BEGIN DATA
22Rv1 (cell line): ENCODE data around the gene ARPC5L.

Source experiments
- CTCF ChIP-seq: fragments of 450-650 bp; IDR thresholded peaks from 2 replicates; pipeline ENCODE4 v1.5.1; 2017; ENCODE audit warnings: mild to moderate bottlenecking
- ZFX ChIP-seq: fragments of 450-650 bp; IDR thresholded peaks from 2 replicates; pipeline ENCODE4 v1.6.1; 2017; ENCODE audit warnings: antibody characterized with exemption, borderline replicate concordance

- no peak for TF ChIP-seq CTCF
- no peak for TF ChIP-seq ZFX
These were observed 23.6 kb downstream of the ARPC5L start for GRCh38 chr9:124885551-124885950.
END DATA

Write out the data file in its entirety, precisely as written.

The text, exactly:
22Rv1 (cell line): ENCODE data around the gene ARPC5L.

Source experiments
- CTCF ChIP-seq: fragments of 450-650 bp; IDR thresholded peaks from 2 replicates; pipeline ENCODE4 v1.5.1; 2017; ENCODE audit warnings: mild to moderate bottlenecking
- ZFX ChIP-seq: fragments of 450-650 bp; IDR thresholded peaks from 2 replicates; pipeline ENCODE4 v1.6.1; 2017; ENCODE audit warnings: antibody characterized with exemption, borderline replicate concordance

- no peak for TF ChIP-seq CTCF
- no peak for TF ChIP-seq ZFX
These were observed 23.6 kb downstream of the ARPC5L start for GRCh38 chr9:124885551-124885950.